We demonstrate our framework in the context of managing hypotensive patients in the ICU. Here, sub-optimal choices around fluid and vasopressor administration have been found to dramatically impact the mortality rates of septic patients; furthermore, treatment strategies recommended by standard guidelines are not always consistent with clinician behavior and there is an increasing interest for personalized treatments12. For instance, Marik et al. found that the Surviving Sepsis Campaign guidelines recommend a higher level of fluid administration on the first ICU day than is used in practice, and which is associated with increased mortality levels13. Bai et al. recommend earlier and more aggressive use of norepinephrine; in contrast, Waechter et al. investigate a lack of understanding of the interaction between fluid and vasopressor treatments, and instead argue that aggressive fluid treatment should be prioritized early rather than vasopressors14,15. Given the variety of conflicting evidence and guidelines, there exists a need for more consistent treatment strategies that align with both clinician understanding and data on patient outcomes.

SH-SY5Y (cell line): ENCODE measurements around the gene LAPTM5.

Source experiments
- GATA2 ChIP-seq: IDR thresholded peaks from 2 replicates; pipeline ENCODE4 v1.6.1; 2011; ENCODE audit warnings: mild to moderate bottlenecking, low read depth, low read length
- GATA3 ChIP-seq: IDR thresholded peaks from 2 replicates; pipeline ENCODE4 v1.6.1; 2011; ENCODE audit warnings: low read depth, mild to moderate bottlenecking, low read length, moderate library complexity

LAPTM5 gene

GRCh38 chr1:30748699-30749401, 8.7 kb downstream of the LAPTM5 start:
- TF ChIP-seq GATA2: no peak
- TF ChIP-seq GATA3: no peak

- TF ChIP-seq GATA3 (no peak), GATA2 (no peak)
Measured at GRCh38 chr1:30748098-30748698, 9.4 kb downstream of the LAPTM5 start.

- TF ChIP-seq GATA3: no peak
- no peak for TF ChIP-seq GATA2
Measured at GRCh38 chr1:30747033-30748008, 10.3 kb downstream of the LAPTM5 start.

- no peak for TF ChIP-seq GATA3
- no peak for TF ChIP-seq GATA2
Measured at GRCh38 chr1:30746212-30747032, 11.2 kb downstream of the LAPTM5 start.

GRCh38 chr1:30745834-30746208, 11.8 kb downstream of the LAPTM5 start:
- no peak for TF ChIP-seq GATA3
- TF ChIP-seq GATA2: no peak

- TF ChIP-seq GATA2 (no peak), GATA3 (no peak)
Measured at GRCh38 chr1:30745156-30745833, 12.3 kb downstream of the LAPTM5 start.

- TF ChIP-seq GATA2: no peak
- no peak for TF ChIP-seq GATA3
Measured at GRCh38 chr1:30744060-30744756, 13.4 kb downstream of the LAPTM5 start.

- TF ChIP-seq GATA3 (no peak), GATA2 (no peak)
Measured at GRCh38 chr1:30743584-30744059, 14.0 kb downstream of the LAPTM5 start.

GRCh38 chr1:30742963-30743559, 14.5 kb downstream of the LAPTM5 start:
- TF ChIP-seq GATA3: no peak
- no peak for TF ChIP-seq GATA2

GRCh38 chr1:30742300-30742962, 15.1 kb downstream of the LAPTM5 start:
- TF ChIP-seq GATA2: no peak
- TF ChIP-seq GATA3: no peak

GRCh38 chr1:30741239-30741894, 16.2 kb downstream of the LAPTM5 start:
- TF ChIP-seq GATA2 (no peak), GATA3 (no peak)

To address this need, a recent set of works have applied RL to identify strategies for managing hypotension in the ICU1,16,17, but none have outputs that can be easily checked by clinical experts. In contrast, we provide a strategy that can be interrogated for when recommendations do—and do not—make sense, enabling adjustments prior to any deployment at the bedside. While the policies produced by our approach show promise on various statistical measures of patient outcome, we do not focus on developing a specific treatment policy for bedside use. Instead, we envision these interpretable recommendations being used to elucidate the effects of different treatment options for clinician understanding. This is conducive to further researching and changing the treatment strategy in clinical context where the optimal decision is ambiguous.